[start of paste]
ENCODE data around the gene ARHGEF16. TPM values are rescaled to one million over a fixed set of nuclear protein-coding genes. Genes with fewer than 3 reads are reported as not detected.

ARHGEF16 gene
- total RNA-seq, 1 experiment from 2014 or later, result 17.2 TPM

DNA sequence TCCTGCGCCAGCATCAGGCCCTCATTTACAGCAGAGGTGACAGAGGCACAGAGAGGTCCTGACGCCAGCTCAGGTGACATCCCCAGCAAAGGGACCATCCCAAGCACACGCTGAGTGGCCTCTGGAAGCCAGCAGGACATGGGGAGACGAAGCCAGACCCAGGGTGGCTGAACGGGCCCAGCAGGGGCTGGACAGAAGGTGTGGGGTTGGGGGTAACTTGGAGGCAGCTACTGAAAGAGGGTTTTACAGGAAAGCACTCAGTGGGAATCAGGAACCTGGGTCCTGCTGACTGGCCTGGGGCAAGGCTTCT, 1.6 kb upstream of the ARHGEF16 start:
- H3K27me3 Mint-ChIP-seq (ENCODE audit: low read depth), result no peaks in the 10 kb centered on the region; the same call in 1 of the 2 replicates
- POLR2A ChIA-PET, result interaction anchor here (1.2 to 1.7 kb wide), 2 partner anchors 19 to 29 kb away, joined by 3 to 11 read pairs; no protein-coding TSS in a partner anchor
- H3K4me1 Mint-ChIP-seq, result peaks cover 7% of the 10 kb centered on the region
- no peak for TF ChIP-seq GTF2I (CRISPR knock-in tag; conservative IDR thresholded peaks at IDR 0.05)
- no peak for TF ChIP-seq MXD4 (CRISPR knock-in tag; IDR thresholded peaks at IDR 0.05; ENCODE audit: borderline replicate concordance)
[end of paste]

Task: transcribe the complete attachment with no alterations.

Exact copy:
ENCODE data around the gene ARHGEF16. TPM values are rescaled to one million over a fixed set of nuclear protein-coding genes. Genes with fewer than 3 reads are reported as not detected.

ARHGEF16 gene
- total RNA-seq, 1 experiment from 2014 or later, result 17.2 TPM

DNA sequence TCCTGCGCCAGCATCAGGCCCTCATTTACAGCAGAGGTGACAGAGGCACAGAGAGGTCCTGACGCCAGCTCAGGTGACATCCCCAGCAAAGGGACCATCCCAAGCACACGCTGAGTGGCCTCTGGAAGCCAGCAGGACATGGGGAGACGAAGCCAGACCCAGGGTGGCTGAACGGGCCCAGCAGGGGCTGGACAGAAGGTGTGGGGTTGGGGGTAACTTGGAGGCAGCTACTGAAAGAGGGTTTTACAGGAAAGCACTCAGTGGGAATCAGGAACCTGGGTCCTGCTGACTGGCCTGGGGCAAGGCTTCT, 1.6 kb upstream of the ARHGEF16 start:
- H3K27me3 Mint-ChIP-seq (ENCODE audit: low read depth), result no peaks in the 10 kb centered on the region; the same call in 1 of the 2 replicates
- POLR2A ChIA-PET, result interaction anchor here (1.2 to 1.7 kb wide), 2 partner anchors 19 to 29 kb away, joined by 3 to 11 read pairs; no protein-coding TSS in a partner anchor
- H3K4me1 Mint-ChIP-seq, result peaks cover 7% of the 10 kb centered on the region
- no peak for TF ChIP-seq GTF2I (CRISPR knock-in tag; conservative IDR thresholded peaks at IDR 0.05)
- no peak for TF ChIP-seq MXD4 (CRISPR knock-in tag; IDR thresholded peaks at IDR 0.05; ENCODE audit: borderline replicate concordance)